ADFI Background

Africa Digital Financial Inclusion Facility (ADFI) is a financing vehicle designed to accelerate digital financial inclusion across Africa, with a goal of ensuring 332 million more Africans, of which, 60% are women, have access to the formal economy.

Digital financial services are emerging as a powerful force for financial inclusion, gender equality and inclusive economic growth. For consumers in low and middle-income countries, digital financial tools, such as mobile payment systems, provide a gateway to greater economic security, empowerment, and opportunity. The McKinsey Global Institute estimates that widespread adoption and use of digital payments and financial services could increase the GDP of all emerging markets by six percent, or a total of USD 3.7 trillion, by 2025. This additional GDP could create up to 95 million new jobs across all sectors of the economy, raise overall productivity and investment levels, and reduce leakage in government spending.

Why Now

African governments need to be at the forefront of efforts to harness digital technologies to build economies that are more inclusive. While double-digit growth in mobile phone ownership in the first half of this decade has triggered a surge of innovative digital tools and services across the continent, the benefits of the digital age are not being shared equally. Moreover, with the advance of the fourth industrial revolution that is premised on technology, Africa risks losing out on the next developmental wave if it does not embrace increased digitisation of its economies.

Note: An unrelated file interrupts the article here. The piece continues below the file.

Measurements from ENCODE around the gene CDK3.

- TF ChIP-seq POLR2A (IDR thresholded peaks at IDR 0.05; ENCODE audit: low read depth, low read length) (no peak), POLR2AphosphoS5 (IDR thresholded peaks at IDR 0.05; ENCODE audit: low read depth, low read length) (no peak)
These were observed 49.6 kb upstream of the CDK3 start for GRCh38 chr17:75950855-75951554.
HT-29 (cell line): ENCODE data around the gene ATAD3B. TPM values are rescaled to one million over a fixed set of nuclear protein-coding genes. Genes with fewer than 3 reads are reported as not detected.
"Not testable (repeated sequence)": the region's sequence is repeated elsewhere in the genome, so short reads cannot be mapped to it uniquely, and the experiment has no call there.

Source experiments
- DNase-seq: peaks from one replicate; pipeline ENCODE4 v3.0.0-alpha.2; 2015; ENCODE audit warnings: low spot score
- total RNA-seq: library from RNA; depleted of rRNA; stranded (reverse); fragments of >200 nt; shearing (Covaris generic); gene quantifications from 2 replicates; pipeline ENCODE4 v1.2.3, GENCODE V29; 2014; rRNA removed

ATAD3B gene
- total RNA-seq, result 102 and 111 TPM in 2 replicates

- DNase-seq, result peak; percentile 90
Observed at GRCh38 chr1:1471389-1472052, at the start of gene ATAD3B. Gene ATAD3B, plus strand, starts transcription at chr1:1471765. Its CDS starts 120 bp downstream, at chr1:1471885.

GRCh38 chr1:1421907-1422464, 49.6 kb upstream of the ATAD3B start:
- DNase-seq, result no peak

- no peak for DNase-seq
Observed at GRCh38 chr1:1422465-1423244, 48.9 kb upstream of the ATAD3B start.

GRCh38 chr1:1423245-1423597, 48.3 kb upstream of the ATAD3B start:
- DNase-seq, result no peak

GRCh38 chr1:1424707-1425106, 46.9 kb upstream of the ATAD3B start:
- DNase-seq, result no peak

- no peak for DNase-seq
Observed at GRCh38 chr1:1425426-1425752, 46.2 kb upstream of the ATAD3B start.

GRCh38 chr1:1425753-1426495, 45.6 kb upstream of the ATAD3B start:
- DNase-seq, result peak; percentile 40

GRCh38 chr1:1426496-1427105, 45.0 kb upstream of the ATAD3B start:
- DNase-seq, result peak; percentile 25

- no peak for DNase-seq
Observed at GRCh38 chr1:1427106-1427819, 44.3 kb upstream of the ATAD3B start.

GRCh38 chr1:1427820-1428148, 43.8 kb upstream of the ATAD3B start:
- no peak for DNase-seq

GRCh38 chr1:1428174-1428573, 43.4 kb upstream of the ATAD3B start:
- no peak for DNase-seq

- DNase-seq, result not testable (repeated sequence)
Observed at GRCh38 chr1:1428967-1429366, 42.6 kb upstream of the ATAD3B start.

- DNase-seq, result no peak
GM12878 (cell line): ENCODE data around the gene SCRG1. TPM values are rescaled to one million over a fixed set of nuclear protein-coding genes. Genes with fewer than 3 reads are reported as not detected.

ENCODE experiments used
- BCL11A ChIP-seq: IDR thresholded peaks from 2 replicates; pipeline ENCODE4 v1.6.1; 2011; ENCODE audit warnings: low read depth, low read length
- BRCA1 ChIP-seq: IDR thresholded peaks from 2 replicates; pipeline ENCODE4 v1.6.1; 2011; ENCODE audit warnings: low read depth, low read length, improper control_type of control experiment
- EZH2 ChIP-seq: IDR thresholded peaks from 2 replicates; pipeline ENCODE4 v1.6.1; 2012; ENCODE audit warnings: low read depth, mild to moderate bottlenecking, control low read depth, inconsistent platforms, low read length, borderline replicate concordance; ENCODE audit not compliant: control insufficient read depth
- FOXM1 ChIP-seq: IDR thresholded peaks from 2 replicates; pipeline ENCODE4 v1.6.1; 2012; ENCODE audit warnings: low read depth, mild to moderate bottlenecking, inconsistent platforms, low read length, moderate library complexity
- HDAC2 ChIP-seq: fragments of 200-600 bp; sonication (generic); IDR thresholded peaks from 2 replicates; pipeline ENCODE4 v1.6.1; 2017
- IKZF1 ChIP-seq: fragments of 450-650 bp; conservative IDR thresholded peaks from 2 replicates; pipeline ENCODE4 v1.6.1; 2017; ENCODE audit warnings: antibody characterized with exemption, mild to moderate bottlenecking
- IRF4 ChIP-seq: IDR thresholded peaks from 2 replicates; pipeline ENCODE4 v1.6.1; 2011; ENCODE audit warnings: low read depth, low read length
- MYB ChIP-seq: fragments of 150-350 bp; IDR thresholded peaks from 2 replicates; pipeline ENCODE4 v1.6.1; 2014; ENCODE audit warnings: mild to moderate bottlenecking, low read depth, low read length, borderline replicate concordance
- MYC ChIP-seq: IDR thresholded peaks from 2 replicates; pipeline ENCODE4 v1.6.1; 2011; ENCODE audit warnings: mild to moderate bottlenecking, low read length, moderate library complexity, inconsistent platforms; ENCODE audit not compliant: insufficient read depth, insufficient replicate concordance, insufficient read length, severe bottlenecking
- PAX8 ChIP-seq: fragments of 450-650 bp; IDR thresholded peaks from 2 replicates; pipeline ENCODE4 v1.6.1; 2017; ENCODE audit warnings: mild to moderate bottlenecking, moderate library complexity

ADFI Frontrunner: The BCEAO Interoperability Project

As a precursor to the launch of ADFI, the AfDB, through USD 11.3 million in grant funding from the Bill and Melinda Gates Foundation, is supporting the Central Bank of West African States (BCEAO) with an upgrade and interoperability of the digital payment systems of the eight West African countries belonging to the West African Economic and Monetary Union (WAEMU). This project will see mobile network operators and eventually, microfinance institutions and FinTechs, become part of the payments ecosystem in the eight countries and will support micropayments over mobile phones on the shared system. On completion this project will not only foster increased financial inclusion in the WAEMU region but also increased trade and cross border transactions.

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